Originally owned by local businessman George Hart, the area in and around today’s Orchard Beach State Park was once described as a “model farm.”
Around the turn of the 20th Century, the farm was sold to the Manistee, Filer City, and Eastlake Railway for use as a park. With regular service by the firm’s streetcars, the grounds became a very popular seasonal destination spot.
Once the streetcar line ceased operation for lack of traffic following World War I, the community severely felt the loss of the park. At this point the Board of Commerce stepped in to purchase the park from the defunct railway and sought an economical way to further its use as a public recreation area.
In March 1921, it was announced that Orchard Beach had been transferred to the state as the “Keystone of the System of State Parks.” The Board of Commerce had given the land as a free gift to the state and received $7,000 for the “buildings, playground equipment, chairs, tables, and other paraphernalia.” One of the more notable structures on the grounds of the park is the Limestone Shelter House overlooking Lake Michigan. The shelter building was built in the mid-1940s by the Michigan Civilian Conservation Corps. The stone was shipped across Lake Michigan from Wisconsin.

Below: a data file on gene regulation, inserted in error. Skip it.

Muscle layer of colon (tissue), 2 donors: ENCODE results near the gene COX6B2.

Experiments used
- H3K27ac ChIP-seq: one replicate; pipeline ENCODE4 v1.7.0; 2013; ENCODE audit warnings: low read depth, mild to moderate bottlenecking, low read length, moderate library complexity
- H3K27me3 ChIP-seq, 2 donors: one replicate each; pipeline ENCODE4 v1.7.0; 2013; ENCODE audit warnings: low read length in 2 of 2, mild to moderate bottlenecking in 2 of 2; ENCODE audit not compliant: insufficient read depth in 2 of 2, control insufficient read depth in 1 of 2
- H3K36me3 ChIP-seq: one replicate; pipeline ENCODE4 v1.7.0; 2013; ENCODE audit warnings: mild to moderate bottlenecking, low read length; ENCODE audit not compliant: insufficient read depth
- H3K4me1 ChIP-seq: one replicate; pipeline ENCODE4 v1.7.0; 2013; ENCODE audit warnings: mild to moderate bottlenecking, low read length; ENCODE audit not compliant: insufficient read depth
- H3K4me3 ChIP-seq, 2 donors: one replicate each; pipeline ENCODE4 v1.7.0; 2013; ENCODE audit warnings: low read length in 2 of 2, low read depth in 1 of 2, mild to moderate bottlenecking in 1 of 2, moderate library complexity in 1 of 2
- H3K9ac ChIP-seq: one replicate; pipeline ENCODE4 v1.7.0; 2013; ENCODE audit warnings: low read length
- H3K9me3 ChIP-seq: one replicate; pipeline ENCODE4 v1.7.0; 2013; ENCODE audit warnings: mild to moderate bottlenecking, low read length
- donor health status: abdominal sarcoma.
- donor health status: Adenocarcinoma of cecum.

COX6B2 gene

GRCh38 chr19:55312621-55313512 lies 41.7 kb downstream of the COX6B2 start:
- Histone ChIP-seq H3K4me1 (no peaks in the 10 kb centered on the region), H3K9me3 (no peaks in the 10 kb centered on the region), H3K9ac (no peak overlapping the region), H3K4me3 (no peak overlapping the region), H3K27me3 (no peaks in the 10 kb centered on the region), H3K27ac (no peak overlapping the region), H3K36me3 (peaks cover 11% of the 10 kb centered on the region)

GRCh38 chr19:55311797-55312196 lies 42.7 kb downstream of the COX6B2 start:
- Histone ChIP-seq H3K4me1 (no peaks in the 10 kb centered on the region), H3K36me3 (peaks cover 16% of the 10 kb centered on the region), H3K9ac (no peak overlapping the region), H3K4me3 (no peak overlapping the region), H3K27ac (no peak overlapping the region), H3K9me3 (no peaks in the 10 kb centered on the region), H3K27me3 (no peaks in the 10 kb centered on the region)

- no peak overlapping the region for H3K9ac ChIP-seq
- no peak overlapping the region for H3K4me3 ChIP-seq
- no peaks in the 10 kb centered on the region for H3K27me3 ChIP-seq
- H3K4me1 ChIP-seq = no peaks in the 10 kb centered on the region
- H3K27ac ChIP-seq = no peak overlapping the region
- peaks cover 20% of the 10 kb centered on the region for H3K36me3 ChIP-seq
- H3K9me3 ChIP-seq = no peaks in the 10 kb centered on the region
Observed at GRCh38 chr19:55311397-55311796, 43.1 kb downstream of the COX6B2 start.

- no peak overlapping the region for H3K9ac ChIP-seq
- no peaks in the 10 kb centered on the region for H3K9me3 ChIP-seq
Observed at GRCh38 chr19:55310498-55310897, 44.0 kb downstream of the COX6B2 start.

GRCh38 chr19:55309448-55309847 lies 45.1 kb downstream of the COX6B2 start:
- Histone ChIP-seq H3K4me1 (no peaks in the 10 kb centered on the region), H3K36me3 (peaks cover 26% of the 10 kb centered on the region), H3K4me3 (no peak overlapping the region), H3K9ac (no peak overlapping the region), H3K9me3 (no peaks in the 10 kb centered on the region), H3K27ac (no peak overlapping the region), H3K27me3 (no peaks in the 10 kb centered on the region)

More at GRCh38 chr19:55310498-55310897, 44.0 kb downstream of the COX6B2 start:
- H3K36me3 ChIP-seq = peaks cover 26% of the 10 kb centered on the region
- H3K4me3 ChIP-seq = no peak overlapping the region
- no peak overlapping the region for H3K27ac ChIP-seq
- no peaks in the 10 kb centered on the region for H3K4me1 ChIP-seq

Today the former “model farm” continues to be used as a state park that overlooks Lake Michigan. Included inside the park are rustic and full hook-up campsites as well as miles of hiking trails.